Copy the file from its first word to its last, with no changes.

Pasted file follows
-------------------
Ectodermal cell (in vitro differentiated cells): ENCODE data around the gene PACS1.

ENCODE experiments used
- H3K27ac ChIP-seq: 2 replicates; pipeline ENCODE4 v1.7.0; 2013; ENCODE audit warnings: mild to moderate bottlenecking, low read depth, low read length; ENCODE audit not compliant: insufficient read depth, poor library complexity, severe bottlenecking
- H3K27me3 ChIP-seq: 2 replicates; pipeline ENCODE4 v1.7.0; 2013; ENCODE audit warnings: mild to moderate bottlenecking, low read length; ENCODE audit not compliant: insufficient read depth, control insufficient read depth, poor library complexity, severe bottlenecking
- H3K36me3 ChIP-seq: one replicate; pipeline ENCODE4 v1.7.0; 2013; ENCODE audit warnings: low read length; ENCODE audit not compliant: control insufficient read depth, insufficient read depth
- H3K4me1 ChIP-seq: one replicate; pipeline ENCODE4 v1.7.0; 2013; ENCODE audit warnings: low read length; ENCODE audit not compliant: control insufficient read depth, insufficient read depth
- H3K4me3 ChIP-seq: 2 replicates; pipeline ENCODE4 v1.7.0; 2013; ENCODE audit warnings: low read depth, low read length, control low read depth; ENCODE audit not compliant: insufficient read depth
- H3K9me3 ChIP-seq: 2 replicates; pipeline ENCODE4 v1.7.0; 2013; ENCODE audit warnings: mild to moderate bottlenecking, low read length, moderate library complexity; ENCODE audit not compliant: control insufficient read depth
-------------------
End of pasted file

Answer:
Ectodermal cell (in vitro differentiated cells): ENCODE data around the gene PACS1.

ENCODE experiments used
- H3K27ac ChIP-seq: 2 replicates; pipeline ENCODE4 v1.7.0; 2013; ENCODE audit warnings: mild to moderate bottlenecking, low read depth, low read length; ENCODE audit not compliant: insufficient read depth, poor library complexity, severe bottlenecking
- H3K27me3 ChIP-seq: 2 replicates; pipeline ENCODE4 v1.7.0; 2013; ENCODE audit warnings: mild to moderate bottlenecking, low read length; ENCODE audit not compliant: insufficient read depth, control insufficient read depth, poor library complexity, severe bottlenecking
- H3K36me3 ChIP-seq: one replicate; pipeline ENCODE4 v1.7.0; 2013; ENCODE audit warnings: low read length; ENCODE audit not compliant: control insufficient read depth, insufficient read depth
- H3K4me1 ChIP-seq: one replicate; pipeline ENCODE4 v1.7.0; 2013; ENCODE audit warnings: low read length; ENCODE audit not compliant: control insufficient read depth, insufficient read depth
- H3K4me3 ChIP-seq: 2 replicates; pipeline ENCODE4 v1.7.0; 2013; ENCODE audit warnings: low read depth, low read length, control low read depth; ENCODE audit not compliant: insufficient read depth
- H3K9me3 ChIP-seq: 2 replicates; pipeline ENCODE4 v1.7.0; 2013; ENCODE audit warnings: mild to moderate bottlenecking, low read length, moderate library complexity; ENCODE audit not compliant: control insufficient read depth